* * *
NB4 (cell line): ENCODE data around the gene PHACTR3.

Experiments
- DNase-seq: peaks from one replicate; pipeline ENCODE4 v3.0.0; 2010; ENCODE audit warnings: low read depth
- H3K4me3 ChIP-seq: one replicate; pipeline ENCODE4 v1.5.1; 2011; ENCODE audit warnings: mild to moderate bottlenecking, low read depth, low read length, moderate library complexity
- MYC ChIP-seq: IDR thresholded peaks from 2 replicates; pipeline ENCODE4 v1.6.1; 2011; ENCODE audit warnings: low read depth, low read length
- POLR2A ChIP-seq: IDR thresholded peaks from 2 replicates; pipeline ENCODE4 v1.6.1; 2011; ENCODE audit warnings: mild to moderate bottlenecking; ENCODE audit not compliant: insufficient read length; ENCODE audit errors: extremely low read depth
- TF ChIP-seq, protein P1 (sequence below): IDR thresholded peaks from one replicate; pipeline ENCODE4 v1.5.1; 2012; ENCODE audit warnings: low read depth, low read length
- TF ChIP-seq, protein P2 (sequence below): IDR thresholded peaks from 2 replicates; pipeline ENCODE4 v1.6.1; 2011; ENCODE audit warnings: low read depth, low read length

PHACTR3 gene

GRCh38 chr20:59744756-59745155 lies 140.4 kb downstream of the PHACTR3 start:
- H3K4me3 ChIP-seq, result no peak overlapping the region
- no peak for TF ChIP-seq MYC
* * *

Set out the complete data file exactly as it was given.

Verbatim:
NB4 (cell line): ENCODE data around the gene PHACTR3.

Experiments
- DNase-seq: peaks from one replicate; pipeline ENCODE4 v3.0.0; 2010; ENCODE audit warnings: low read depth
- H3K4me3 ChIP-seq: one replicate; pipeline ENCODE4 v1.5.1; 2011; ENCODE audit warnings: mild to moderate bottlenecking, low read depth, low read length, moderate library complexity
- MYC ChIP-seq: IDR thresholded peaks from 2 replicates; pipeline ENCODE4 v1.6.1; 2011; ENCODE audit warnings: low read depth, low read length
- POLR2A ChIP-seq: IDR thresholded peaks from 2 replicates; pipeline ENCODE4 v1.6.1; 2011; ENCODE audit warnings: mild to moderate bottlenecking; ENCODE audit not compliant: insufficient read length; ENCODE audit errors: extremely low read depth
- TF ChIP-seq, protein P1 (sequence below): IDR thresholded peaks from one replicate; pipeline ENCODE4 v1.5.1; 2012; ENCODE audit warnings: low read depth, low read length
- TF ChIP-seq, protein P2 (sequence below): IDR thresholded peaks from 2 replicates; pipeline ENCODE4 v1.6.1; 2011; ENCODE audit warnings: low read depth, low read length

PHACTR3 gene

GRCh38 chr20:59744756-59745155 lies 140.4 kb downstream of the PHACTR3 start:
- H3K4me3 ChIP-seq, result no peak overlapping the region
- no peak for TF ChIP-seq MYC